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BSA/AML Hot Topics: Increasing tech support scams victimize seniors

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By Naomi Glass, AVP, BSA/AML Compliance Officer

During the pandemic, people of all ages have been doing more online – working, taking classes, connecting with friends and family, shopping, and binge-watching Netflix. So, if something goes wrong with your computer, you want to fix it right away. Scammers are preying on this, offering phony tech support services as a ploy to steal your money.

Corporate One has seen a recent spike in tech support scams involving members who are seniors. Within the past six months alone, 15 members of 11 credit unions across the country have been victimized by the scheme. Their losses have amounted to over $390,000!

Although there are several variations of the scam, one of the more common ones involves tech support refunds. Here’s how it works:

  • Essentially, an individual is contacted by criminals who falsely claim that they are representatives from an antivirus software company. The “representative” tells the individual that their computer contains a virus and has been hacked, and, as a result, they will be issued a refund.
  • The criminals get the individual to grant them remote access to their computer, as well as access to their credit union’s online banking system. At that point, the criminals will transfer money from the individual’s savings or credit card account to their own checking account without them realizing this.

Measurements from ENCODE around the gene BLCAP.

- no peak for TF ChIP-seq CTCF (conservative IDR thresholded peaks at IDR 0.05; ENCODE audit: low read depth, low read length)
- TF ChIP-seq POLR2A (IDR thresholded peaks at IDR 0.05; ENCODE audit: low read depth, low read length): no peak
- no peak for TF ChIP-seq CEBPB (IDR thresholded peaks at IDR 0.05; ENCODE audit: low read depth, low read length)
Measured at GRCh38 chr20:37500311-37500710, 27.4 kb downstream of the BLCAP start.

• The “representative” then tells the individual that a refund has been issued and the funds deposited directly into their checking account. The “representative” then claims that they accidently deposited too much money. The individual is told to wire the extra funds back to the antivirus software company and are often threatened if they do not comply immediately.
  • The individual is given instructions to wire the difference in funds to a random person in Thailand or Hong Kong and to tell the credit union, if asked, that they are wiring funds for reasons such as sending money to a friend, purchasing property, or making an investment. It is not until the funds are gone that the individual realizes that they sent their own money and have been defrauded.

Protecting members from becoming victims

Unfortunately, there isn’t a lot credit unions can do to prevent their members from becoming victims of this scheme. This is because typically, a credit union has no knowledge that the fraud occurred until after their member contacts them in an urgent effort to get their money back.

The most effective way for credit unions to protect their members from becoming victims is by interdicting the wire transfer before it is sent out. This is crucial because members have been known to send wires ranging anywhere from $7,000 to a staggering $60,000.

Credit union staff should be trained to spot red flags indicative of tech support scams and be prepared to ask their member some clarifying questions if they suspect there is something amiss. Questions may include asking whether anyone was threatening them or telling them to say certain things concerning the wire. Staff should also educate the member that there are scams out there, and they could be taken advantage of.

Credit unions that become aware of the fraudulent wire activity after the fact should take the following steps:

  • Attempt to recall the wire sent by the member. Meanwhile, set realistic expectations that most victims never get their money back.
  • Advise the member to report the fraud to the authorities. Members can do so by filing a police report, submitting a complaint to the FBI through their Internet Crime Complaint Center, and reporting the scam to the Federal Trade Commission.
  • File a suspicious activity report with the Financial Crimes Enforcement Network (FinCEN) if the dollar amount of the fraudulent activity meets reporting thresholds.

Ultimately, criminals have been able to cash in as more people, particularly seniors, are spending much more time in the digital world than they ever did before due to the pandemic. Although the pandemic will eventually go away, the rise in tech support scams is here to stay.